If we’re assigning blame for the Game 4 loss, you could start and finish with Joel Embiid, who shot 0-12 in the second half and just didn’t look like himself playing on a torn meniscus.

He took responsibility for his performance, saying that he has to be better in Game 5, and Ben Simmons said the same when asked about his tepid second-half, which saw him operate mostly as a passenger.

“Yeah, I definitely should have been more aggressive and attacked more,” the All Star admitted postgame. “I think the spacing was a little off this game, we didn’t get to our spacing and weren’t as aggressive in that second half.”

It’s a story amplified by the fact that Simmons’ uber-aggressiveness was a key turning point in Game 3, when he came out figuratively blowing smoke out of the nostrils as he got downhill early and often to begin the third quarter. He shot six second-half field goals in that game, hit five of them, and finished with 18 points on 7-11 shooting while hitting four of eight foul shots.

In Game 4, look at his first half shot chart on the left, and second half shot chart on the right:

On a given night, Simmons should probably be option #4 when it comes to scoring. Ideally you want Embiid, Harris, and Curry taking the most shots, but what’s unique about Ben is that his downhill ability serves as a combination reset button and energy boost. It’s a way to get the gears grinding and get the offense moving again. It opens the drive and kick game, sets the spacing, and ups the tempo when things are slow and janky.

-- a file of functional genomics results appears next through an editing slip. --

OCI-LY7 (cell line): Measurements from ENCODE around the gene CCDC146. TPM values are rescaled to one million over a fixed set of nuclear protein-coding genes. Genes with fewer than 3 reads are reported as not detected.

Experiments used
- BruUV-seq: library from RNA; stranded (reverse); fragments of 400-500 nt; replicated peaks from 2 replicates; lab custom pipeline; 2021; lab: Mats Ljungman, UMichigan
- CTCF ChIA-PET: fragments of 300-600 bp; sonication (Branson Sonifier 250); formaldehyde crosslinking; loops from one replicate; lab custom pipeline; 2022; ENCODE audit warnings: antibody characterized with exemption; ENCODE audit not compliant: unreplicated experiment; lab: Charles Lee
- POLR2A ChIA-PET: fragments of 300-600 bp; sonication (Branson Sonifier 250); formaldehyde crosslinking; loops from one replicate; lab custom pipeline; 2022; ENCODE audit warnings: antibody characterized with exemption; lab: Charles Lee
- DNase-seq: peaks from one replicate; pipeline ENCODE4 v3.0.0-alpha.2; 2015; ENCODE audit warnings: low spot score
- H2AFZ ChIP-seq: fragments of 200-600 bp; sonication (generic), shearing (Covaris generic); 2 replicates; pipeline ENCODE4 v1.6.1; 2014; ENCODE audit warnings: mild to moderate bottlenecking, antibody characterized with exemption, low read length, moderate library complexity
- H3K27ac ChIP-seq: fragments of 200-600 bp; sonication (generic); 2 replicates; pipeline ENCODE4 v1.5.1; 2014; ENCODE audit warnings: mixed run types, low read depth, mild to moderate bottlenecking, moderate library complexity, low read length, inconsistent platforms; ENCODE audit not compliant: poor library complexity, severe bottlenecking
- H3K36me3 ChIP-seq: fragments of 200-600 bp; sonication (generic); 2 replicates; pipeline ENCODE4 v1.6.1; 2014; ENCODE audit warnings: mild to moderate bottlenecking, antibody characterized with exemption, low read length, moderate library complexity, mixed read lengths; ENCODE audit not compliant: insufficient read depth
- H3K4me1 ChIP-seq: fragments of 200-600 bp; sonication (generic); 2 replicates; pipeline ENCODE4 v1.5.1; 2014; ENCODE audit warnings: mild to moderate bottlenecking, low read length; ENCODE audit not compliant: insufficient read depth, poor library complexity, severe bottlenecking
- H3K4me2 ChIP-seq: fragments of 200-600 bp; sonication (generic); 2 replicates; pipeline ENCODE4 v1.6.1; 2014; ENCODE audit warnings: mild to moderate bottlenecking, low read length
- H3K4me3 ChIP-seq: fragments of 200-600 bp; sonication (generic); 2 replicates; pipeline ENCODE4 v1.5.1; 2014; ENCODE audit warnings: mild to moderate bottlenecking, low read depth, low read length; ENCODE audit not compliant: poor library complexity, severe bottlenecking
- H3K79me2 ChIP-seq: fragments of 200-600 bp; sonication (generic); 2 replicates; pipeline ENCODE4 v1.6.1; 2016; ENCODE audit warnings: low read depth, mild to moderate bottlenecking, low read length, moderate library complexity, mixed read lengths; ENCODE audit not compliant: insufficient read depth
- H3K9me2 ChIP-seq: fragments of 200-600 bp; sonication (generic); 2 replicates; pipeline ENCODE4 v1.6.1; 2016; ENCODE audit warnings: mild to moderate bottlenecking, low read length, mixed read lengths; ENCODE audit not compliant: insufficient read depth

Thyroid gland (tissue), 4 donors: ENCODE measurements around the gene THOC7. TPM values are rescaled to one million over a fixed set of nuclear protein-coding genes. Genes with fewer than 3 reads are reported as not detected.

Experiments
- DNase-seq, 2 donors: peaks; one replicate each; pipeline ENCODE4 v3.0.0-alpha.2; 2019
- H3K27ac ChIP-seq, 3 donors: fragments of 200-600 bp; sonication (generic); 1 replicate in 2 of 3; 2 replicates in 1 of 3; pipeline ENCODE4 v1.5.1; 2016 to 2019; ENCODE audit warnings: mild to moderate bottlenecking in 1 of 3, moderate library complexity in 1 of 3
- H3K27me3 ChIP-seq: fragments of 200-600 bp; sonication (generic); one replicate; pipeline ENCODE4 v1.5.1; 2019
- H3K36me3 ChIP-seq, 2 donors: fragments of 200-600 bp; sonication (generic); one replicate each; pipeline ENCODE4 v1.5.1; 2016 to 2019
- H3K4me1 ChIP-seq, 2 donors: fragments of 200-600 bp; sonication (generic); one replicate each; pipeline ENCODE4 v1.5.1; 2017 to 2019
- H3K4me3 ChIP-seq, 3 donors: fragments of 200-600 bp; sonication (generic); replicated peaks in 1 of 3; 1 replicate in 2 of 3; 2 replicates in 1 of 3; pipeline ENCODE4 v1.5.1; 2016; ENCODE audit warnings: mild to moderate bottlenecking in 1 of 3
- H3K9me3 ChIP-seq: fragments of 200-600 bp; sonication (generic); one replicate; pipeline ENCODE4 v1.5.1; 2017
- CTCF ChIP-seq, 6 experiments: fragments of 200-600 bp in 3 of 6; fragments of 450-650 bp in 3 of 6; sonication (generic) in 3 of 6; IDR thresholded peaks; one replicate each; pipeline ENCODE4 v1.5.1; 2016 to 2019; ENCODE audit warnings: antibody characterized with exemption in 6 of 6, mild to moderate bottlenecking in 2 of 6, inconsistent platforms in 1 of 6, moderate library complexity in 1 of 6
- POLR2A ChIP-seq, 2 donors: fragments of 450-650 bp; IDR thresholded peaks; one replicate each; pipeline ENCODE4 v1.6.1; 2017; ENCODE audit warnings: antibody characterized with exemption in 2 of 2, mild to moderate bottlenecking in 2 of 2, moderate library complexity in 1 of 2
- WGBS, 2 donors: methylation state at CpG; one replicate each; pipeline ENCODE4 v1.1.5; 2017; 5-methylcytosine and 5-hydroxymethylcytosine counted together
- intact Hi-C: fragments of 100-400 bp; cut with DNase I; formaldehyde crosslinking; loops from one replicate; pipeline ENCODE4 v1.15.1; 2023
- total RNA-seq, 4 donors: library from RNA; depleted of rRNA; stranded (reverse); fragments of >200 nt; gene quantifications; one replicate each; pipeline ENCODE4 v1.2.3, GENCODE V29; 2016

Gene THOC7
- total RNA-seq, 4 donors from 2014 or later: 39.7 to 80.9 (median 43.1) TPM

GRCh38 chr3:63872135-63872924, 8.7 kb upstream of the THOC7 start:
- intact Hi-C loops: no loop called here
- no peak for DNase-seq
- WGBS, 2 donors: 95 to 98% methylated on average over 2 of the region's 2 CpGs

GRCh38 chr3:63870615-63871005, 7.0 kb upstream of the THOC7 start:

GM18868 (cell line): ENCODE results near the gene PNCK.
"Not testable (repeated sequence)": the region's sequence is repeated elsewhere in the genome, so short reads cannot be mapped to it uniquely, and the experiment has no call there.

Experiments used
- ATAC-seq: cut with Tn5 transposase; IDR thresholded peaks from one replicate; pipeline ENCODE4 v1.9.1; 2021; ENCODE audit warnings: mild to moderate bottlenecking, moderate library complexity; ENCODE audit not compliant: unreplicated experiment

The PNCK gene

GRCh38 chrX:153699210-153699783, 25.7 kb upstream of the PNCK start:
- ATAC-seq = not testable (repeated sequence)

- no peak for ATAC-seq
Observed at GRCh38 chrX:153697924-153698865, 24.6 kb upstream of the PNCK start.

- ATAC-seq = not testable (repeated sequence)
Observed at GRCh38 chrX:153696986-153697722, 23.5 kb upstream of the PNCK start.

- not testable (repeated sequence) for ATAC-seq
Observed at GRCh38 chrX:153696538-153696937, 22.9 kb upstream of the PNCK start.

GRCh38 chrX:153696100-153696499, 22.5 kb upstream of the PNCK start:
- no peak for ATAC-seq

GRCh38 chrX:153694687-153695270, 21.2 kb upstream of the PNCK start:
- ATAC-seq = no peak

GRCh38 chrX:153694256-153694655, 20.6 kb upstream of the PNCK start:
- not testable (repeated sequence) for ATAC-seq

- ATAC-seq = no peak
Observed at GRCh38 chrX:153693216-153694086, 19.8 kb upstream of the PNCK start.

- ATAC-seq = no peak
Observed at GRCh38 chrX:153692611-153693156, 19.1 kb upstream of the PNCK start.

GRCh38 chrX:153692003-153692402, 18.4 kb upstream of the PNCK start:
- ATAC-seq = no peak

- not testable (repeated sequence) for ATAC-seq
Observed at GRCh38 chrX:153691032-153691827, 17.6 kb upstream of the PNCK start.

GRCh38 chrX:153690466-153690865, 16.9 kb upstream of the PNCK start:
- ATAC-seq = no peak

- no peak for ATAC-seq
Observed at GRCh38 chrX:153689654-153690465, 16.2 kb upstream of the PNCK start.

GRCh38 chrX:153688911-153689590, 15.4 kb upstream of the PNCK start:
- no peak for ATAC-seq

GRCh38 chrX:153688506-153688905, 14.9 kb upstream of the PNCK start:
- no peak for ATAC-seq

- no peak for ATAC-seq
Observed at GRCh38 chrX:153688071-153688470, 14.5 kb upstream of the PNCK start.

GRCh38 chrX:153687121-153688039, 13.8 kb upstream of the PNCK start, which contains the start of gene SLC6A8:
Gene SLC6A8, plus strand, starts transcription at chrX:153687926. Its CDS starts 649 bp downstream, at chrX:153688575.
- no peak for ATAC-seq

“We needed to move the ball more, play team ball, get good shots and get good looks,” Simmons added. “We came out too sluggish, they punched us and we didn’t punch back. That’s what it is.”

One other thing worth noting, one narrative worth absolutely trouncing and ripping is this:

“they had to take Simmons off at the end of game because he’s an offensive liability!”

This is absolute horseshit. In this particular situation, the Sixers were down three with six seconds on the clock. Doc Rivers subbed Simmons and Matisse Thybulle together because they needed a buzzer-beating three to tie the game. They needed shooters on the floor.

If you want to talk about Simmons being a late game, half court liability, that’s fine, because he is, but that specific situation doesn’t fit the bill. More often than not, they’ve been able to close with Ben in the dunker spot, and last night they got a good look for Embiid rolling to the basket, with Simmons able to attack the weak side rebound for a put-back attempt. No dice.

What Ben does well offensively is correct the pace and reset the tempo when things are sluggish, and it’s on him and the coaching staff to remind him to get downhill and attack when the offense isn’t operating the way it normally is. We got that in Game 3 but not in Game 4.